Pubdate: Wed, 08 Nov 2006
Source: Federal Way Mirror (WA)
Author: Lois Bancroft
Bookmark: (Methamphetamine)
Bookmark: (Students - United States)
Bookmark: (Drug Education)


Students at Truman High School were shocked into attentiveness Monday
during a methamphetamine presentation from the Partnership for a Drug
Free America.

The Meth 360 presentation featured images of open sores and rotting
teeth, illustrating the physical effects of meth abuse.

"Oh that's disgusting," and "ewww yuck" echoed through the crowd of
Truman students.

Rich Palladino from the Partnership for a Drug Free America showed
before and after pictures of meth users and explained the long-term
effects of meth abuse.

Meth is a stimulant that comes as a crystalline powder or rocky

It varies in color from shades of white to yellow, brown or pink. It
is sometimes called crank, crystal, tweak or speed.

Meth can be snorted through the nose, eaten, smoked or

It creates a surge in dopamine levels resulting in a euphoric rush.
Dopamine is a chemical naturally occurring in the brain that is
associated with pleasure.

Meth users become excited, focused and alert. They experience loss of
appetite and reduction of fatigue.

While high, they often perform useless, repetitive tasks such as
cleaning, sorting items or assembling and disassembling objects. The
high can last up to 12 hours.

As the drug wears off, users come down with a crash. They become
irritable, depressed and disorientated. Often fatigued and unable to
function, they have intense cravings for more meth. Tolerance to the
drug increases rapidly. Because of this, meth is highly addictive.

After chronic meth abuse, the abuser's brain becomes unable to produce
normal amounts of dopamine, Palladino said.

"That person is not able to feel normal good feelings," Palladino
said. "The world is just kind of gray out there."

Meth produces a high much more powerful and dangerous than marijuana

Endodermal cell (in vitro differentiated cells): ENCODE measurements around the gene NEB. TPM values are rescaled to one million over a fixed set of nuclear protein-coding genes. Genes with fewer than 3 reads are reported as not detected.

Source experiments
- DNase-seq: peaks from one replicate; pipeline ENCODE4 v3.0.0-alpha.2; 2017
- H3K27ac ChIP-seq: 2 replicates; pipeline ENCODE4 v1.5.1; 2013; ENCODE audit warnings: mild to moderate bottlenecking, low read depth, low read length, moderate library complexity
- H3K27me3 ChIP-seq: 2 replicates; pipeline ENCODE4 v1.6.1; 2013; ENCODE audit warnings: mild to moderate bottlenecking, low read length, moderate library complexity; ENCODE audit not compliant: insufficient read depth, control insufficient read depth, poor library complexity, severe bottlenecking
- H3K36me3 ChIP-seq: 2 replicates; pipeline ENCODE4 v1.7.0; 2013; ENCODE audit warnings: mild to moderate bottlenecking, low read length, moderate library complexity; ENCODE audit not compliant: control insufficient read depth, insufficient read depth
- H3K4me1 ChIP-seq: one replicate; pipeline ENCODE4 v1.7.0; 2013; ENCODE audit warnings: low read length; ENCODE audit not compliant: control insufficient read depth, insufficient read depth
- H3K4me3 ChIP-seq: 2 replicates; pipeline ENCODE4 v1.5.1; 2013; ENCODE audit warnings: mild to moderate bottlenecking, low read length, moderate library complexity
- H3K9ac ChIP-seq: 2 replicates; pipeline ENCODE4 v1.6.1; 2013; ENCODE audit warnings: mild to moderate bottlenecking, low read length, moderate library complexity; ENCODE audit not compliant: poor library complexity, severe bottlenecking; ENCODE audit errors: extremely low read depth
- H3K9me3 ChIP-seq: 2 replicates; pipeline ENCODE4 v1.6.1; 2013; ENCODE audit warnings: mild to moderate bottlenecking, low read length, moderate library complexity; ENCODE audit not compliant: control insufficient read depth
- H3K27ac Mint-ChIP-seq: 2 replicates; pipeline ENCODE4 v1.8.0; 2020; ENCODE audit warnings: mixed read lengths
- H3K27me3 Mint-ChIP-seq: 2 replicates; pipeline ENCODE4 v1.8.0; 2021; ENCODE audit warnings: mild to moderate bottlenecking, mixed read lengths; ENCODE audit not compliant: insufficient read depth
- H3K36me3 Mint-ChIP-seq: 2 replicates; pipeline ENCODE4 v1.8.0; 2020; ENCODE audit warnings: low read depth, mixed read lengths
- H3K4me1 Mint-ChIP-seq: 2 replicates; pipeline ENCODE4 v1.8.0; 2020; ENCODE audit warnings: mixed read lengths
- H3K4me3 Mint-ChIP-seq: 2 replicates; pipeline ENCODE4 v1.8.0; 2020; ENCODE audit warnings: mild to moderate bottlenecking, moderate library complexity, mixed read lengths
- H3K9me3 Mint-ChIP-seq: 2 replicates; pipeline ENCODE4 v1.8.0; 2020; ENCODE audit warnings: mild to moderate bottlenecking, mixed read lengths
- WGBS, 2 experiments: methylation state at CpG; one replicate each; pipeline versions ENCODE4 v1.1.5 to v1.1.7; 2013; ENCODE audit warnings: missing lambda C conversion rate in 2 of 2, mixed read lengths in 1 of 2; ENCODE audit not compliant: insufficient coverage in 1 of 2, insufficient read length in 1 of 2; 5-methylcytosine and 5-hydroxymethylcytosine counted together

or cocaine, said Keith Neeley, special agent for the United States
Drug Enforcement Administration.

Neeley showed images of meth lab explosions and meth users living in
filthy homes cluttered with debris.

One picture showed a baby bottle modified to become a smoking device
for meth. Meth users often abuse or neglect their children, Neeley

"Their brain is fried, they don't care," he said. "You don't want to
try this stuff."

Community effects

Meth affects not only the users, but the entire community.

And yes, there's a meth problem in Federal Way, Neeley said. During
his years serving as a special agent for the DEA, he's seen it firsthand.

"There's meth here. Actually, I've done a lot of cases here," Neeley
said. "Federal Way has got problems."

Communities with meth problems suffer, as there is an increase in
abused or neglected children who must be placed in foster homes,
straining social service agencies.

Crimes including burglary, identity theft and car theft increase as
addicts struggle to find ways to buy more drugs.

"They do anything to make money, to get money to buy meth," Neeley

Users have even been known to shoplift from grocery stores and try to
exchange the goods for meth, Neeley said.

Meth users also are known to become paranoid and violent. High on
meth, people have been known to kill over a drug debt or a deal gone

On Aug. 4, 2001, 52-year-old Bill Scott was beaten to death outside
his Burien home because of a $10 drug debt. Two men were charged with
second degree murder in the beating.

Meth is produced in labs throughout the community, including Federal
Way. Labs have been found in basements, kitchens, garages, bedrooms,
barns, vacant buildings, campgrounds, hotels and trunks of cars.

Ingredients for meth production include drain cleaner, battery acid,
lye, lantern fuel, antifreeze, ephedrine, red phosphorous,
hydrochloric acid and anhydrous ammonia. The chemicals are toxic and
flammable. Amateur chemists can easily cause explosions.